I would like to take a moment to honor the life of my dear friend, Samson. He was a giant Schnauzer who left his physical form on November 24, 2022. He lived in Arizona with his human family and his dear sister Delyla, also a giant Schnauzer who was not quite as large as he. They had a wonderful relationship and supported each other in the best way two siblings could.
Samson was larger than a mini horse and when he walked into the room his presence commanded the attention of all who were present. He had his own personal perspective and opinions about things. He wanted what he wanted and could not understand why he should get any pushback for any reason. When I met Samson, I could see that he needed us to understand his point of view. Once he felt understood he would agree to try and compromise. For example, he could not understand why he could not eat the trash when mom was not home. “After all,” he would say, “It is there so why can’t I eat it?” He had a bit of separation anxiety, so this behavior would soothe him while mom was out. Once assured that he was safe and that mom would return, his behavior slowly improved. When behavior is driven by early fears, it can be challenging to correct. With constant work and understanding, Samson began to mellow as he aged.
Television was one of his favorite pastimes. He especially loved the animal shows, but in general he was entertained by anything that was on. He also traveled extensively with his family in their RV. He loved going to new places having all the world admire how unique and special he was.
Over the past year or so, Samson survived two toe amputations. He had been diagnosed with bone cancer but managed to continue with his active life. Recently, another toe had been affected. At the next vet visit it was determined that the disease had metastasized to his lung. It was suggested waiting on the surgery since the toe was not seemingly painful. He managed four more weeks but then it began to ache. An appointment for amputation was set to remove the toe. Testing pre-surgery determined that the disease spread significantly, and that the amputation would only buy him a short time.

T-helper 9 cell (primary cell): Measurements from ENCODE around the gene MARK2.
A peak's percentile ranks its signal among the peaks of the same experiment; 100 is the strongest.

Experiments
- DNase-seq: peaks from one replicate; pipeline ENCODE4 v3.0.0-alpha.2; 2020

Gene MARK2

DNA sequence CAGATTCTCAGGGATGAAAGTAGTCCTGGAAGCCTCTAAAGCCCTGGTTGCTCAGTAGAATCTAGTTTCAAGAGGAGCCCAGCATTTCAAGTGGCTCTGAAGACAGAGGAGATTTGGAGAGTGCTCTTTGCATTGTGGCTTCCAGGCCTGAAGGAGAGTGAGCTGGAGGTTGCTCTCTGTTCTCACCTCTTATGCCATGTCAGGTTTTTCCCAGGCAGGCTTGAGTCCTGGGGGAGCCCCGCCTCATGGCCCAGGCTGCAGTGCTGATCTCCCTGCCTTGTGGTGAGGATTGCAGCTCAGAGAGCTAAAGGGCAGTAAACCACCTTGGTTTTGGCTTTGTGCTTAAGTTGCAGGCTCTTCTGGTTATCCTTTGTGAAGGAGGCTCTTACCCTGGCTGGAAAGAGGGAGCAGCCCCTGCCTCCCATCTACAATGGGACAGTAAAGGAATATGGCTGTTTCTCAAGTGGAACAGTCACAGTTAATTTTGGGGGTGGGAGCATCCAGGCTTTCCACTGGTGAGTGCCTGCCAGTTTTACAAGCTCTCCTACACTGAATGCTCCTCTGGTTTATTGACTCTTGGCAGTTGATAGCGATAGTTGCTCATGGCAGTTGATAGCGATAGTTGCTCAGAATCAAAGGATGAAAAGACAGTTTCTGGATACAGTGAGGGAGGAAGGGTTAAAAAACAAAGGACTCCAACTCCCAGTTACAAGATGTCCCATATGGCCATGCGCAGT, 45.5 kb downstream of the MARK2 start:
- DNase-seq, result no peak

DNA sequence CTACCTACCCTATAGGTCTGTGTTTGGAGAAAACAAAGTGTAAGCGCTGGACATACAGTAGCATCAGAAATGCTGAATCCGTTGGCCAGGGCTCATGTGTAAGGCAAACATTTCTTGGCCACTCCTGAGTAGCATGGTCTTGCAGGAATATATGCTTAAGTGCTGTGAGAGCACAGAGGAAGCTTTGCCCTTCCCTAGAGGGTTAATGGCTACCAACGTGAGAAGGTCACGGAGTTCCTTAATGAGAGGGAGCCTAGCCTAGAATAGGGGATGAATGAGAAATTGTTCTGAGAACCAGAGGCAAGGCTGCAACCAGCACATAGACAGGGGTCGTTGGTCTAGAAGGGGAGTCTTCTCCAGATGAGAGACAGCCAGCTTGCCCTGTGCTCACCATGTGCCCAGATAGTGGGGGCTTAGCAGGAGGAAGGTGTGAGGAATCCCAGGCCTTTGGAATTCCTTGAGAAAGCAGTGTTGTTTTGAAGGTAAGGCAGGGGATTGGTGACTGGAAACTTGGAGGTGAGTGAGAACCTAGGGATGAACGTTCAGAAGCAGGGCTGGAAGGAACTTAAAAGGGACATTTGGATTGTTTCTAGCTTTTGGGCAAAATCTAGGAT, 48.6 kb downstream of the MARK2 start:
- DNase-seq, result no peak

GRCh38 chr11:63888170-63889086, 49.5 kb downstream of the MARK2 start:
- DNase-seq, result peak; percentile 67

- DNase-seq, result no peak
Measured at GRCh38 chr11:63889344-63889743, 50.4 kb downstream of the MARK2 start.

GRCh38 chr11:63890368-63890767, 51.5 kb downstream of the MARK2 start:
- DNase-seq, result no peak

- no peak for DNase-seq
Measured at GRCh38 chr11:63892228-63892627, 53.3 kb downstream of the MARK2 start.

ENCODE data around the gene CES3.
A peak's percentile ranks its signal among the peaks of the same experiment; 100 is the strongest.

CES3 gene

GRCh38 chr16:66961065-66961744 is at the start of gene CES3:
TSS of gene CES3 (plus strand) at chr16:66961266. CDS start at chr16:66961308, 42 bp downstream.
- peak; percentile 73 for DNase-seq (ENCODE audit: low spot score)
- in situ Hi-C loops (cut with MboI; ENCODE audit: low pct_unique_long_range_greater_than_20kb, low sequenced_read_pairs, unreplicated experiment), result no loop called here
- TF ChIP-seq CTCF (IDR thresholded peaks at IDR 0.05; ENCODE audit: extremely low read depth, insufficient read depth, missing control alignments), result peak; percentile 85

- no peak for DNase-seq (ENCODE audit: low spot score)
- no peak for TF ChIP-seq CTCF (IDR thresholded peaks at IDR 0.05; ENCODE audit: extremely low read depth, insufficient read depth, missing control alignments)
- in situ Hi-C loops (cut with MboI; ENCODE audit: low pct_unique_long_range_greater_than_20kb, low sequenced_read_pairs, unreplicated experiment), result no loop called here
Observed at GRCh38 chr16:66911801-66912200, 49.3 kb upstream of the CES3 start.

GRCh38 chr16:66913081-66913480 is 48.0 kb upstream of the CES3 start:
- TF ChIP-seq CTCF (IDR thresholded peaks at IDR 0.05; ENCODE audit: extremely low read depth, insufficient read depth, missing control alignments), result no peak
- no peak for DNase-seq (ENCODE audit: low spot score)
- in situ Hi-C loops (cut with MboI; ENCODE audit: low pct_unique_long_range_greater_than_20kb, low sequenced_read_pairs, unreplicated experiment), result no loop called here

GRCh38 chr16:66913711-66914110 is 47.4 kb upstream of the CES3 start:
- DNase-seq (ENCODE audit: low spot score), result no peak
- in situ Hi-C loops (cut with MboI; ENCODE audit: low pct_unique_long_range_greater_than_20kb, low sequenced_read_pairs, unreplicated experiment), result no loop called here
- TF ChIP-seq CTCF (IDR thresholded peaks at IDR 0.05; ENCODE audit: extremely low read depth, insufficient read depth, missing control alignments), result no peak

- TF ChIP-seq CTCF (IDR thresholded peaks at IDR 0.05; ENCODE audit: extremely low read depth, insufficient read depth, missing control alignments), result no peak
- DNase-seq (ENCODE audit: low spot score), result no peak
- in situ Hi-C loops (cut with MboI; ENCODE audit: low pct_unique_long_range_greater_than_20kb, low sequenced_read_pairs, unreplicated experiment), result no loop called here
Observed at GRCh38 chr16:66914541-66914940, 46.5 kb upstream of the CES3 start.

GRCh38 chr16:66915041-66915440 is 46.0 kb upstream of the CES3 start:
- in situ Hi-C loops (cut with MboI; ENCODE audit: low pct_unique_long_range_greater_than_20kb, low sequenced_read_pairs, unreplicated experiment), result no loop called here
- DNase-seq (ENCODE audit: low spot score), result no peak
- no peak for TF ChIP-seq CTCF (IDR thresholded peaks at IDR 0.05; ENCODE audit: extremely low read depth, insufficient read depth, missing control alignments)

The day of his surgery his mom kissed him on the head and was sure to acknowledge what a brave boy he had been. Samson went into cardiac arrest on that day. His mom felt it best to let him go. She did not order him to be revived just to say goodbye. She knew what was best for him, as she always did.
In spirit, Samson assured his mom that her decisions from the delay of the first surgery to the last moment of his life were the right ones. He said his body could no longer sustain any medical care. He let her know how grateful he was for the wonderful earth ride they took together.
It is a human condition for us to question the decisions we make for our animals at the end of their lives. Samson demonstrated for us that there is divine intervention and guidance in all that we do, even when we don’t realize it. A day or two later, we contacted Samson in spirit again. He made it clear to his mom that had she not decided to delay the first surgery, they would never have gotten the gift of those last four weeks. He said that he would have coded on the table, as the surgery was not meant to be.
Samson reminded me that everything that occurs on the earth is divinely orchestrated. There is a greater force that connects us to the source energy that organizes the Universe. If we remain conscious of this, as the animals do, our lives will express a sense of purpose, acceptance, and love in our daily existence.
Samson continues to shine his light in and around his home. He carries on daily conversations with is sister Delyla.